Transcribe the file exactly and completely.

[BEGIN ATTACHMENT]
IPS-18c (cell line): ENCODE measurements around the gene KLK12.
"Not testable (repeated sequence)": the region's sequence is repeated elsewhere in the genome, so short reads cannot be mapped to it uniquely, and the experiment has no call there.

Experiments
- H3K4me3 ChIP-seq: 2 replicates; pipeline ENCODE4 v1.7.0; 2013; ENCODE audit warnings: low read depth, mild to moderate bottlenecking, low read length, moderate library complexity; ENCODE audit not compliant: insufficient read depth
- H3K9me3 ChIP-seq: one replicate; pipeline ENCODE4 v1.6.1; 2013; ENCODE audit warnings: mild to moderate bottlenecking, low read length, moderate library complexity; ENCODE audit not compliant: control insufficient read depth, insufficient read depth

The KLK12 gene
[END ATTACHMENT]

IPS-18c (cell line): ENCODE measurements around the gene KLK12.
"Not testable (repeated sequence)": the region's sequence is repeated elsewhere in the genome, so short reads cannot be mapped to it uniquely, and the experiment has no call there.

Experiments
- H3K4me3 ChIP-seq: 2 replicates; pipeline ENCODE4 v1.7.0; 2013; ENCODE audit warnings: low read depth, mild to moderate bottlenecking, low read length, moderate library complexity; ENCODE audit not compliant: insufficient read depth
- H3K9me3 ChIP-seq: one replicate; pipeline ENCODE4 v1.6.1; 2013; ENCODE audit warnings: mild to moderate bottlenecking, low read length, moderate library complexity; ENCODE audit not compliant: control insufficient read depth, insufficient read depth

The KLK12 gene